…in the security and customs lines, you strike up conversations with Midwestern strangers (about the weather, and bottled water).

…everyone is smiling.

…there’s a big jar of Adam’s crunchy peanut butter and some fresh bagels at home waiting for you.

…there’s also a family, and a cat. Welcome home to me!

You know you’re in America when…

What’s an American?

Paradoxically, I have thought more about “being American” in the past few months than I had in my entire life.

It’s what I introduce myself as. As such, it’s become one of my most well-known identities.

“Hi, I’m Anne! I’m American.”

It’s usually replied to with a comment about Americans. I can’t say that everyone I’ve met has had the same opinion on the United States. I can say that everyone I’ve met associates something with the U.S. and its people.

Some people assume I own a gun. Some people ask me if we only ever eat hamburgers. Other people think I spent my college days partying away in a dirty frat house, like the ones in the movies. Some people revere our pop culture, expecting that I meet celebrities in the street on a regular basis. Some people might assume I’m arrogant and entitled, overenthusiastic, naive, or that I didn’t learn French before coming here because “everybody speaks English.”

I have been met with all of these reactions, communicated to me in various forms. What this tells me is nothing conclusive about the views of Europeans on America, other than everyone I’ve met seems to have a view on it. What that tells me is that we have a privileged (or maybe not) position on the world stage, in that many people are watching us (but many others aren’t, let’s not get too assumptive).

There are, in my mind, two extreme approaches to process an incident through which one discovers a stereotype of the U.S., neither of which are all good or all bad:

A) Reject the USA, or its role in the world, and send everyone back home the message, “we need to improve our reputation abroad.” I have adopted this stance once in a while. It’s tempting for critical thinkers who enjoy reflecting on identities and the issues facing our nation/how we can eliminate them to work toward a better society (aka, liberal arts future grassroots movement champion kids). This position leads to becoming an expatriate and/or extreme political activist and/or considering oneself “basically French” at heart.

B) Reject everyone else and decide that life in America is better, compare everything to it and become immensely dissatisfied, count down the days until home. Argue that nobody sees the true diversity in America and that therefore their conclusions are untrue. This person moves back and criticizes the “other countries” that don’t have it as good as we do in the US of A. There is value to this viewpoint as well, in that the person recognizes what our privileges are as US citizens. (However, just so y’all don’t get me wrong, I do find this 2nd view pretty problematic.)

Here’s the approach I’ve eventually settled on:

There is truth in stereotypes. Question it, without rejecting or accepting it. Where is the truth? What does it say about US culture? What does it say about French culture? How can one inform the other?

I find myself staunchly between the two camps, trying constantly to see both sides. Maybe Americans think French people are rude because they try to give a French person a hug (like we do back home), not realizing that French people reserve hugs for intimate and familial relationships. Maybe French people think Americans don’t speak French because they’ve only met Americans who don’t speak French. Even if a stereotype has become generalized and extreme, it must have arisen from some primordial stereotypical act that someone witnessed at some point, and that analysis by an external source could be a window for us, as we travel, into what it means to be “American.”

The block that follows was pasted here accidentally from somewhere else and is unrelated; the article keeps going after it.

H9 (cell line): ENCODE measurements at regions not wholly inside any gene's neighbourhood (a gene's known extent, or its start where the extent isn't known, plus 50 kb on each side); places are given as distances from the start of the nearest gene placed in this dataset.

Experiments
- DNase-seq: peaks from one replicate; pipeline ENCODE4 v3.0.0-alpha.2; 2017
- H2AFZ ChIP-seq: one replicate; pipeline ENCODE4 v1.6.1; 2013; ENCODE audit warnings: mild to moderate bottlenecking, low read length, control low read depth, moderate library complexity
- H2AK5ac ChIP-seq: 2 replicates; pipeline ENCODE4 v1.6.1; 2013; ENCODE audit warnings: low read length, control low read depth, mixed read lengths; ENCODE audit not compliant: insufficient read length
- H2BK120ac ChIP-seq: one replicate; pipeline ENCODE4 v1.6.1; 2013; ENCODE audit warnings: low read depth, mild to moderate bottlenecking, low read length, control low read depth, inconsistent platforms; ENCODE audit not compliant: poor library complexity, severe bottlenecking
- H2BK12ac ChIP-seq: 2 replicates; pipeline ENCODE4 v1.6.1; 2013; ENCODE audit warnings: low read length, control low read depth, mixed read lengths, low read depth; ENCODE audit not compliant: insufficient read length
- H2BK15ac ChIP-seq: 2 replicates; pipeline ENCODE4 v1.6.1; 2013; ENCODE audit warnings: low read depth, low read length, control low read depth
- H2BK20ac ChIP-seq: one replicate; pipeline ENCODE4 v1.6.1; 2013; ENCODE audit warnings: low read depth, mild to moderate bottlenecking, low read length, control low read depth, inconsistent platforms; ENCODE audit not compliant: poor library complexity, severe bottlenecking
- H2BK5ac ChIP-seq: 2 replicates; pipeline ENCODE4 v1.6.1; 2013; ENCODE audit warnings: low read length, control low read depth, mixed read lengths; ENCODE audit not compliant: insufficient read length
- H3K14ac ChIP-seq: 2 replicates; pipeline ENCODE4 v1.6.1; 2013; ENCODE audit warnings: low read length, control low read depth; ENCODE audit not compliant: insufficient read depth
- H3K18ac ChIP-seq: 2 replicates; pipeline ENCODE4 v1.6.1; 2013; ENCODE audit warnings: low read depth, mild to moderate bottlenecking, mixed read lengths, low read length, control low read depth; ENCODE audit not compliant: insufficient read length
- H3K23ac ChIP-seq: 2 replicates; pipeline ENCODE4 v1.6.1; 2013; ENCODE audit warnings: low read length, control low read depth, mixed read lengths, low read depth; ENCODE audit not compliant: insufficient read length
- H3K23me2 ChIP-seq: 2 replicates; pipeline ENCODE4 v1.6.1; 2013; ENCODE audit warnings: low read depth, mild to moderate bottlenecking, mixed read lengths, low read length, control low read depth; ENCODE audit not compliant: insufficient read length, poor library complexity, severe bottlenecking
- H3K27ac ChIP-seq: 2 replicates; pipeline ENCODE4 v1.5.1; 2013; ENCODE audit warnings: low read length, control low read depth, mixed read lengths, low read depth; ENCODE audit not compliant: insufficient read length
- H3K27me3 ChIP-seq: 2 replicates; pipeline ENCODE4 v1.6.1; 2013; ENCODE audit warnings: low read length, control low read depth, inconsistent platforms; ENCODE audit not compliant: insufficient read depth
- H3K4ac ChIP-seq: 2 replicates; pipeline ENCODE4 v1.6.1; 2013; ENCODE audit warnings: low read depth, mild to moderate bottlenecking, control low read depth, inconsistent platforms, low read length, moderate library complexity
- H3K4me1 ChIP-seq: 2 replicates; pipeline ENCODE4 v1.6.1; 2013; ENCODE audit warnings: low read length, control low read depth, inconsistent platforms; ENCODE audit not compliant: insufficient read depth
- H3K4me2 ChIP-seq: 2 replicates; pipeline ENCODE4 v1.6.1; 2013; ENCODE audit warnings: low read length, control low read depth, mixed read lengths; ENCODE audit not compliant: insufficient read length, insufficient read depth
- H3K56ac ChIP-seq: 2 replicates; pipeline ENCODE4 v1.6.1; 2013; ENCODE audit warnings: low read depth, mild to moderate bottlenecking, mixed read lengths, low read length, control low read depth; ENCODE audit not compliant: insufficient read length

We are all our own kinds of American. Sometimes my particular kind might confirm a stereotype, and sometimes it will disconfirm it for some unsuspecting Frenchman. But I’m not worried anymore about being or not being American, I am using how people analyze me to figure out my kind of American.

I do think that, back in America, we think that French people eat baguettes and cheese all the time, drink copious amounts of wine, and that rudeness and snobbery are somehow more common in France (but so are romance and sexiness). In short, all of France is reduced to Paris. There’s truth in that too, and falsity. They do eat a lot of cheese and baguettes, but most of the French people I’ve met have been just as warm and friendly as we’re used to, maybe even more authentically so sometimes. It’s all complicated.

The most important thing, to me, in coming here, was not to confirm or disconfirm these assumptions, but to gain a richer understanding of how and why we’re different. Sometimes I encounter the illusion (in Americans) that Western Europe is culturally the same as us, and that in going there we will not encounter as much difference as we might in a more exotic place. This is true in that our lifestyle was at some point based on theirs, and a lot of us have ethnic roots in Western Europe so we look similar. This is false in that even countries within “Western Europe” are, culturally and linguistically, vastly different from one another. Different languages bring different cultures with them. Different aristocracies, histories, roles in world wars, political and economic systems, culinary traditions…all of these make “Western Europe” vastly diverse, and totally different from the United States of America.

It is so fun to think about why those differences exist. Being here is about encountering difference, for me, for one reason: it makes us reflect on “the other,” reflect on ourselves, and come to new understanding of both. We can be more informed people about both sides. Being here is precisely about “thinking more about being American than I ever have in my life.”

And my identity conclusion? I’ll keep my “American” enthusiasm. But I could do with being more choosy about my cheese. 😉

What’s an American?